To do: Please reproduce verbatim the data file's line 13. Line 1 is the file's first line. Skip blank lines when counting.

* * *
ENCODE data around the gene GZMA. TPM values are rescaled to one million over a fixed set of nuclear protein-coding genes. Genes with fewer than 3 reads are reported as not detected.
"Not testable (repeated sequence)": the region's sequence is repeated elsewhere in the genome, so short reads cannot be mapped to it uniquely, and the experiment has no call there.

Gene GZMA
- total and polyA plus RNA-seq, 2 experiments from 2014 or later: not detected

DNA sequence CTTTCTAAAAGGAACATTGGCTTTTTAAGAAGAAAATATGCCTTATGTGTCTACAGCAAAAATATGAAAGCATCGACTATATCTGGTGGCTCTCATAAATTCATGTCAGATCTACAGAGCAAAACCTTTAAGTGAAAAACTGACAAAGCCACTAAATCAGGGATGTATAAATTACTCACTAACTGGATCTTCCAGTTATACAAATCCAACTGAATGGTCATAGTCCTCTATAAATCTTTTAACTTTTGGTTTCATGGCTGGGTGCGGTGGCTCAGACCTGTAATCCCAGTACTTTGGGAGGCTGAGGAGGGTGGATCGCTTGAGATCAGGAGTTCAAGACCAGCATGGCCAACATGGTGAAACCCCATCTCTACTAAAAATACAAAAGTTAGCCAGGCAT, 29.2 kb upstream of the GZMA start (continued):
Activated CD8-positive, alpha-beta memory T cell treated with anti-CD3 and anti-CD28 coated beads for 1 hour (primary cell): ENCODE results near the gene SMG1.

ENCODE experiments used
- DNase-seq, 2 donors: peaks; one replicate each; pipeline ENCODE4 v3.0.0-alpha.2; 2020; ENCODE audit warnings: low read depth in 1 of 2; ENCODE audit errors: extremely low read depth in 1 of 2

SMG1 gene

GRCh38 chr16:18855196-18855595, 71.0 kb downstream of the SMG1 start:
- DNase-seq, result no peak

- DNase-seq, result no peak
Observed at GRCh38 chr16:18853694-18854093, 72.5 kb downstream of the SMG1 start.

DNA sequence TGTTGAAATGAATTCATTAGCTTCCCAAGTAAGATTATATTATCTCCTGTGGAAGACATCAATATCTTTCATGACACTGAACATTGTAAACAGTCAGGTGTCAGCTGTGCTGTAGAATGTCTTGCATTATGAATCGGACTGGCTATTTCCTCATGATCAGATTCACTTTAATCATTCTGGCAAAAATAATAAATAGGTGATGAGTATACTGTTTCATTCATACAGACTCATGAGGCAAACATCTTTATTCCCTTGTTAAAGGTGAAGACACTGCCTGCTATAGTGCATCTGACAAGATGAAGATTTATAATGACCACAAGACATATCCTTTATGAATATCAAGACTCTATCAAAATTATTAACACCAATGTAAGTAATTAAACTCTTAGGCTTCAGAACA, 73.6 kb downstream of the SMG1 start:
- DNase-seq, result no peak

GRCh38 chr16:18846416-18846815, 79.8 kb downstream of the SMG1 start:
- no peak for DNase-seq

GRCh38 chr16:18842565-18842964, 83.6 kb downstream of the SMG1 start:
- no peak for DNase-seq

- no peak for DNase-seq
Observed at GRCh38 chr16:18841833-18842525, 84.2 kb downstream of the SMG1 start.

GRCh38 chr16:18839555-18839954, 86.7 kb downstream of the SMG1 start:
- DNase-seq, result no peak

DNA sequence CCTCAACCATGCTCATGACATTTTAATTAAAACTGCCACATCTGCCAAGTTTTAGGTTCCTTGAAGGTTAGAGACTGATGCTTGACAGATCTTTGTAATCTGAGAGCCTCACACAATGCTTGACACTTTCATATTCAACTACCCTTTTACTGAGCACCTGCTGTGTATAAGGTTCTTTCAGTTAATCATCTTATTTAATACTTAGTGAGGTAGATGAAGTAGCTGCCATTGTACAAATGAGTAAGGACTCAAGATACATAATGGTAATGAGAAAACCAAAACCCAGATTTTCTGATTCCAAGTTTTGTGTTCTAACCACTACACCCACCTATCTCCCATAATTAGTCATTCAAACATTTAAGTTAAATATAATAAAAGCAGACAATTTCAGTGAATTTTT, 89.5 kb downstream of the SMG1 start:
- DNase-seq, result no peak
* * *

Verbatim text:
Observed at GRCh38 chr16:18853694-18854093, 72.5 kb downstream of the SMG1 start.